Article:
How to scam petty policemen
Bill Bonner Aug 24, 2012
Yesterday, we got a little more enthusiasm in the markets. A little more spark.
Unfortunately, the juice was a little sour with the Dow falling 131 points. Gold, by contrast, rose $32. Gold buyers seem to be anticipating more QE. Stock investors, on the other hand, seem to have given up on it.
We're not going to waste our time trying to analyse a single day's movements. They're meaningless. And investors don't know what to think anyway. They're filtering back to work after a few weeks of vacation. They're catching up on their reading, finding out what has happened, trying to make sense of it, picking up the latest claptrap ideas as if they were the new autumn fashions.
In these scruffy pages, we try to help. Not that we have any better idea than anyone else. But we're more suspicious and cynical than most investors. And we spend more time thinking about it. Most people have real jobs! They're too busy to waste time thinking.
"The trouble with you Americans," said a woman at last night's dinner, "is that you only care about making money, work, work, work. But the important thing is to learn how to live better. I spent a lot of time in America. People have money. But the quality of life is often not very high."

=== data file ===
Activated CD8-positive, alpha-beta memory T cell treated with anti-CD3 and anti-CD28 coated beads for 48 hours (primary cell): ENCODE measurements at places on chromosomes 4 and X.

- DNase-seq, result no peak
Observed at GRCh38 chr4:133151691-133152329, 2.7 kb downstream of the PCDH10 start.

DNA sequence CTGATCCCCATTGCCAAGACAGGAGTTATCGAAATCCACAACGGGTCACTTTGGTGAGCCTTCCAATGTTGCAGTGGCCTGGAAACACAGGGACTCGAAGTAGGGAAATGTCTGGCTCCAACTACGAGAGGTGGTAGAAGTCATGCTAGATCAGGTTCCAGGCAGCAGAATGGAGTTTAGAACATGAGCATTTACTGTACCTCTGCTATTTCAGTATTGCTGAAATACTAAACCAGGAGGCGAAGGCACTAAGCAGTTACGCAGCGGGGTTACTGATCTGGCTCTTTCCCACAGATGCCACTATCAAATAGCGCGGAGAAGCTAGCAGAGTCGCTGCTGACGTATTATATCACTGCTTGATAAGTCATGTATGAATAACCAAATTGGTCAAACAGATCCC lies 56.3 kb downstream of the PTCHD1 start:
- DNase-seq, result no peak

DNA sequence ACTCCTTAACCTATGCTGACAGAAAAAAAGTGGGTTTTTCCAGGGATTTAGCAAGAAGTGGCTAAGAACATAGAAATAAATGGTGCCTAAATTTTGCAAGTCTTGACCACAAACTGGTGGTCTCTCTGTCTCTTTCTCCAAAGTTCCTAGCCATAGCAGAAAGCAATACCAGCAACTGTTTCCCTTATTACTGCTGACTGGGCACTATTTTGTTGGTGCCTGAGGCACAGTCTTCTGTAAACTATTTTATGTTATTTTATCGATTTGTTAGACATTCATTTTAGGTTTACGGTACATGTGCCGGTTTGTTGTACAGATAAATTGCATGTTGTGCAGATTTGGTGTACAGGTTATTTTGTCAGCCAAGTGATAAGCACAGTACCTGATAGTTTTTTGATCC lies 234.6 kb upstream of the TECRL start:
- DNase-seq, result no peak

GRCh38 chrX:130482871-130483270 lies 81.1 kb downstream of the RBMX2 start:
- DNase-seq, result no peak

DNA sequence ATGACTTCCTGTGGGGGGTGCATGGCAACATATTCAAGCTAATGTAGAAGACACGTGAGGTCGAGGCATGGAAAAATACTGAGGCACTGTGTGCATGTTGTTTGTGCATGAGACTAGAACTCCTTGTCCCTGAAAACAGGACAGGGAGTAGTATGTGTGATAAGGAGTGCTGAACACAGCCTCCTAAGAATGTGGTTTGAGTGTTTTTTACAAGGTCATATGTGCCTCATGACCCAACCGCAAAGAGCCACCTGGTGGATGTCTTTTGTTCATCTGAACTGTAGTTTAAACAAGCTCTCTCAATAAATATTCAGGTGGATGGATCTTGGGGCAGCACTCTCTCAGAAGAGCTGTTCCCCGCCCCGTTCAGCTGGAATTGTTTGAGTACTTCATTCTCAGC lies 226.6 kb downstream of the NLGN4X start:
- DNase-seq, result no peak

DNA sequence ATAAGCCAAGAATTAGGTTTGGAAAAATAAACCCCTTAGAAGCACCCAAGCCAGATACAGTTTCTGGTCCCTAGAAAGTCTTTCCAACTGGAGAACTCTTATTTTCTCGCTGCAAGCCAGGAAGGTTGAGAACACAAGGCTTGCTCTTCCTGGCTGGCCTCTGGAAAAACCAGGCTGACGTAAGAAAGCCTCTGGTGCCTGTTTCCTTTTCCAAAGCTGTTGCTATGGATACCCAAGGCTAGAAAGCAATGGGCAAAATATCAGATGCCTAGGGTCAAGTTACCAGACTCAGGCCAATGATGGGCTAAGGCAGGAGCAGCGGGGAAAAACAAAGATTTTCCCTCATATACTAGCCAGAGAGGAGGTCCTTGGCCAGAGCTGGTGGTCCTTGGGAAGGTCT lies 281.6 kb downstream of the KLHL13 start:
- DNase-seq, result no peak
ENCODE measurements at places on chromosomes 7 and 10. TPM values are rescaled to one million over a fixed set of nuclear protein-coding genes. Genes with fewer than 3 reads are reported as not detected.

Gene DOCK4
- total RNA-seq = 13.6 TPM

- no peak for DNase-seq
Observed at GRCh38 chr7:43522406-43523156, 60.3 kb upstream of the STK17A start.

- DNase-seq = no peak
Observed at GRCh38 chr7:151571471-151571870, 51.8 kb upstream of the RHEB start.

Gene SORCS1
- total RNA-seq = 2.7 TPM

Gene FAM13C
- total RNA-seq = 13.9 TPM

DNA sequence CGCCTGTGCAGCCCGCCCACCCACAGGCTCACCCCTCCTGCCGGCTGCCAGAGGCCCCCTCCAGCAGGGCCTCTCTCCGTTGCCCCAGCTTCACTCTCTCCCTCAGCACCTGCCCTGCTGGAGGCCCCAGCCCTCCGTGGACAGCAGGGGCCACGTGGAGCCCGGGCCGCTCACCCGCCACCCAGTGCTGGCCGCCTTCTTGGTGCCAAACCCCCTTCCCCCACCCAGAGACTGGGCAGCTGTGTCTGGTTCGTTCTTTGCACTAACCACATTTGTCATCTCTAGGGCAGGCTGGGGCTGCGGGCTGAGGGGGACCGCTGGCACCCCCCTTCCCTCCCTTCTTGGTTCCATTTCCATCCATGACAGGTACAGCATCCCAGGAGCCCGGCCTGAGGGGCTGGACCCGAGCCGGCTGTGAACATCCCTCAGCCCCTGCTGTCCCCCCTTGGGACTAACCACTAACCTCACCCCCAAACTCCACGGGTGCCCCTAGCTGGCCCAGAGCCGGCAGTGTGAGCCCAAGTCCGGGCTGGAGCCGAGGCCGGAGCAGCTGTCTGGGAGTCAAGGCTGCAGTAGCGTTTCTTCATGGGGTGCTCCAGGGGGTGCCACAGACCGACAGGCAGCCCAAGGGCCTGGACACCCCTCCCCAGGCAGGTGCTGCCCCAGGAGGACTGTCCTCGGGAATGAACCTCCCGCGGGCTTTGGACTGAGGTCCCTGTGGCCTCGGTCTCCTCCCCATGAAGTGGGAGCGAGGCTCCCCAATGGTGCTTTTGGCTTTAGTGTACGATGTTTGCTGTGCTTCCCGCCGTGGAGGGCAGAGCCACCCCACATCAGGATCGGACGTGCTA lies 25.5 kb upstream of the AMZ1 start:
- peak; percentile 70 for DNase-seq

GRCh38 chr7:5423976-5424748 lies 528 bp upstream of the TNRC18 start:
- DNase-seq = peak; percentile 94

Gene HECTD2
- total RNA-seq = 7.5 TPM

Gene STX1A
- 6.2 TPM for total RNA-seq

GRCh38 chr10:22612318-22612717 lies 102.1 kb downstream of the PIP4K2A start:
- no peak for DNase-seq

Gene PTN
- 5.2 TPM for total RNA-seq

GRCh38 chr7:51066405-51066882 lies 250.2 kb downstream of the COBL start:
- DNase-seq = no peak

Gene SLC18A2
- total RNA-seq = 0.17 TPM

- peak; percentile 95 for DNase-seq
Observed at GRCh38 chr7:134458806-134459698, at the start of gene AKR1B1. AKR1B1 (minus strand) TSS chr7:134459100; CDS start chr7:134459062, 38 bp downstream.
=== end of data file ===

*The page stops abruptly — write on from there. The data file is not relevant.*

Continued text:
She had a point. More important, she had a pretty face; we wanted to listen.
"Oh... but France is full of tricks," said another new friend. "Nothing really is exactly as it is supposed to be and certainly not as we say it is."
We're starting to like France's new socialist president, Francois Hollande. He reminds us of the Argentinians, ready to do precisely the wrong thing at precisely the wrong moment. France's economy is not growing. The cost of living is much higher than in the US with the minimum wage at least twice as high as in America. Unemployment among the young and the poor is very high. And employers are reluctant to hire anyone, partly because new hires are so expensive and partly because they know they will have to spend half their time on labour disputes.